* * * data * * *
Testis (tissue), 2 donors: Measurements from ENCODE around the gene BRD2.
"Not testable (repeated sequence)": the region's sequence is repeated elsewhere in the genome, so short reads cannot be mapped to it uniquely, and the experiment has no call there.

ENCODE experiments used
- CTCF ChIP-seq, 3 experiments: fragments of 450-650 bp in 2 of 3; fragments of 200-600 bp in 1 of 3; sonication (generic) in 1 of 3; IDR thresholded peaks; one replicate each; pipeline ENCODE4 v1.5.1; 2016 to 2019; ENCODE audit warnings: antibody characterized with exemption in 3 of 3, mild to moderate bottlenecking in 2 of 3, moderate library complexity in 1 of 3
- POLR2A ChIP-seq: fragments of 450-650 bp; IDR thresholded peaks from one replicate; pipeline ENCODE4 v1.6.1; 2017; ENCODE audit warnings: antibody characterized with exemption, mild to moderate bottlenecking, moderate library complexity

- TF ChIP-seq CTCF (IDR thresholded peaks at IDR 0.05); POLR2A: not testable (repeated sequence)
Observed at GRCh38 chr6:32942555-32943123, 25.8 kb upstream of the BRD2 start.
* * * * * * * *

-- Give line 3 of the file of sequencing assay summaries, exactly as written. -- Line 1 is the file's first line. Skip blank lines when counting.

ENCODE experiments used